- Blood thinners like Fragmin (dalteparin), Coumadin (warfarin), heparin, Lovenox (enoxaparin), and Plavix (clopidogrel)
- Antipsychotic drugs like Compazine (prochlorperazine), Mellaril (thioridazine), Permatil (fluphenazine), Stelazine (trifluoperazine), and Thorazine (chlorpromazine)
- Nonsteroidal anti-inflammatory drugs (NSAIDs) like aspirin, Advil (ibuprofen), Aleve (naproxen), and Voltaren (diclofenac)
Despite its widespread popularity in helping with calcium absorption and building bones, there is not enough evidence to support vitamin D (400 international units [IU]) supplementation during menopause for reducing hot flashes or preventing bone fractures.
It can potentially be used, however, to help improve symptoms of low moods and depression during menopause and increase calcium levels.
Be Careful of Vitamin D Toxicity
Vitamin D toxicity can occur at doses beyond the typical prescription amount, primarily at levels above 10,000 IU per day. Older adults aged 50 to 70 should aim for at least 600 IU and no more than 4,000 IU of vitamin D per day. Most people will not need more than 2,000 IU of vitamin D a day.
Vitamin D is a hormone precursor, meaning it works more like a hormone than a vitamin. There are many drugs that interfere with vitamin D absorption and metabolism, such as thiazide diuretics (water pills), which are prescribed for blood pressure, fluid retention, diabetes, and kidney stones.
Red clover can help reduce hot flashes, and research supports its use. However, further trials are needed to confirm its efficacy and safety.
Red clover is another phytoestrogen, so the same precautions apply. Talk to your doctor about red clover if you have hormone-related conditions like PCOS.
Red clover has many interactions and should only be taken under the supervision and guidance of a health professional.
Valerian root and rhizomes (Valeriana officinalis) are taken to help with hot flashes and sleep during menopause. One 2013 clinical trial of 68 menopausal women with hot flashes found those who were prescribed 255 mg Valerian capsules three times a day for eight weeks experienced significantly fewer hot flashes.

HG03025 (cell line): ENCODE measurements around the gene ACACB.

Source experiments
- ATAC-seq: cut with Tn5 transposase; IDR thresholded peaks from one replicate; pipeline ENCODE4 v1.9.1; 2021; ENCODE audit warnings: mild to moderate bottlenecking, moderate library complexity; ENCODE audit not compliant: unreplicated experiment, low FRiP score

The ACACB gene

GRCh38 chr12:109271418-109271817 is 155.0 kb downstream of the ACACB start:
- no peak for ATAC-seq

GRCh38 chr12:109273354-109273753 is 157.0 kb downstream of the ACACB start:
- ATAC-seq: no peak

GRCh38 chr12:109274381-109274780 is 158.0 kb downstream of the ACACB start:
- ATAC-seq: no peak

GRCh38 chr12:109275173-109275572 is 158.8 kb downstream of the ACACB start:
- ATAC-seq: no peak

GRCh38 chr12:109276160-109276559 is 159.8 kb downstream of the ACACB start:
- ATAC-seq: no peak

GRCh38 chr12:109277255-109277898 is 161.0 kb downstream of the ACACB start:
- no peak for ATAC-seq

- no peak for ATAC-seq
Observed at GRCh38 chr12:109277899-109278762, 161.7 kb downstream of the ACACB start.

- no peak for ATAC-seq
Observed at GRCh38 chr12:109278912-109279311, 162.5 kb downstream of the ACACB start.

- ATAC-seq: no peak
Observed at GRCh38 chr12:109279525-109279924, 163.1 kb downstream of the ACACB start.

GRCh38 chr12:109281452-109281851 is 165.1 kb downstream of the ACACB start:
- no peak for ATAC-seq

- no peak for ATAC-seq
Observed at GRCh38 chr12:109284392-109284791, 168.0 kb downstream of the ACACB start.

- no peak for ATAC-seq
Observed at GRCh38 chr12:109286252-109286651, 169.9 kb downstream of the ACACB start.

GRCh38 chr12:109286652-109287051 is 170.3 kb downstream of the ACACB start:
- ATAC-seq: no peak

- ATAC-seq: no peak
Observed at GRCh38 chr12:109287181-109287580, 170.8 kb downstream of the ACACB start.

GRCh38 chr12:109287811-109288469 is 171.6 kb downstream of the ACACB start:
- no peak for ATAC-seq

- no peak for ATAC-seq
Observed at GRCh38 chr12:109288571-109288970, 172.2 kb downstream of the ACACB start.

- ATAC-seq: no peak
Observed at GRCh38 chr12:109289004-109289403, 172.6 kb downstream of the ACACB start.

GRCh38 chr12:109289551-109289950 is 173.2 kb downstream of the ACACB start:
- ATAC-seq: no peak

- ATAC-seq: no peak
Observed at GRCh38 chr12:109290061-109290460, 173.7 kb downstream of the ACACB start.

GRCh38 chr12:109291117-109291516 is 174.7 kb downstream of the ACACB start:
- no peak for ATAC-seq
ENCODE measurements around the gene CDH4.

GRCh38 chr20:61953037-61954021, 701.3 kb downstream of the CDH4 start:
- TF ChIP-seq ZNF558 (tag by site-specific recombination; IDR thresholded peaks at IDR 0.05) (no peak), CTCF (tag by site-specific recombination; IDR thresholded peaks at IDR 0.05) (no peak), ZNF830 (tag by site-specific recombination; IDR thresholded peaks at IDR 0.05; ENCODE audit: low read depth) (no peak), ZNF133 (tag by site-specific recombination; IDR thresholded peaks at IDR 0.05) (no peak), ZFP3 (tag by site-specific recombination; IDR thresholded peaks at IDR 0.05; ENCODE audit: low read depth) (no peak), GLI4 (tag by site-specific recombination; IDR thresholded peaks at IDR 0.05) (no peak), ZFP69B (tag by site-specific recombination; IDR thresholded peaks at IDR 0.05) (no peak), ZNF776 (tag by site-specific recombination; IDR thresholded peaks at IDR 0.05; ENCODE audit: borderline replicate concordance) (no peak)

Long-term safety data aren’t available. There is not enough evidence from clinical studies to support using valerian for insomnia.
Valerian can interact with other medications or supplements including:
- Sedatives like benzodiazepines or barbiturates
- Dietary supplements including St. John’s wort, kava, and melatonin
Phytoestrogens like isoflavones, which are particularly abundant in soy, can help with hot flashes and protect against bone loss. Soybeans contain the highest level of isoflavones.
Isoflavones have been found to help reduce vasomotor symptoms like hot flashes or night sweats and prevent bone loss, although researchers say it’s still not clear yet whether they are effective.
A supplement with at least 54 milligrams of genistein (a soy isoflavone) per day is suggested for hot flashes. Anecdotal evidence suggests other menopausal symptoms like irritability and depression may be lessened with isoflavones.
Due to their impact on your hormones, isoflavones from soy can interact with how your body processes certain medications, including:
- Monoamine oxidase inhibitors (MAOIs): A type of antidepressant that interacts adversely with fermented soy products
- Antibiotics: May reduce the effectiveness of soy products by negatively impacting the natural gut flora needed to effectively process isoflavones
- Estrogens: Including Premarin, estradiol, and other HRT for menopause; should not be taken with isoflavones because the isoflavones may reduce the effect of estrogen